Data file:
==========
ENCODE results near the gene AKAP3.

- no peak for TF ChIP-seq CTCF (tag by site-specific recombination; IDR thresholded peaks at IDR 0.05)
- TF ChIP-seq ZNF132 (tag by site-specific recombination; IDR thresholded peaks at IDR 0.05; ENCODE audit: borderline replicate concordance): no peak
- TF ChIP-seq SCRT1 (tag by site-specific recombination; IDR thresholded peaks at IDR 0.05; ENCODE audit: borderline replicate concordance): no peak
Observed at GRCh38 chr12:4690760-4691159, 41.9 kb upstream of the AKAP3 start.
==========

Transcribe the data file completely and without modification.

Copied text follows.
ENCODE results near the gene AKAP3.

- no peak for TF ChIP-seq CTCF (tag by site-specific recombination; IDR thresholded peaks at IDR 0.05)
- TF ChIP-seq ZNF132 (tag by site-specific recombination; IDR thresholded peaks at IDR 0.05; ENCODE audit: borderline replicate concordance): no peak
- TF ChIP-seq SCRT1 (tag by site-specific recombination; IDR thresholded peaks at IDR 0.05; ENCODE audit: borderline replicate concordance): no peak
Observed at GRCh38 chr12:4690760-4691159, 41.9 kb upstream of the AKAP3 start.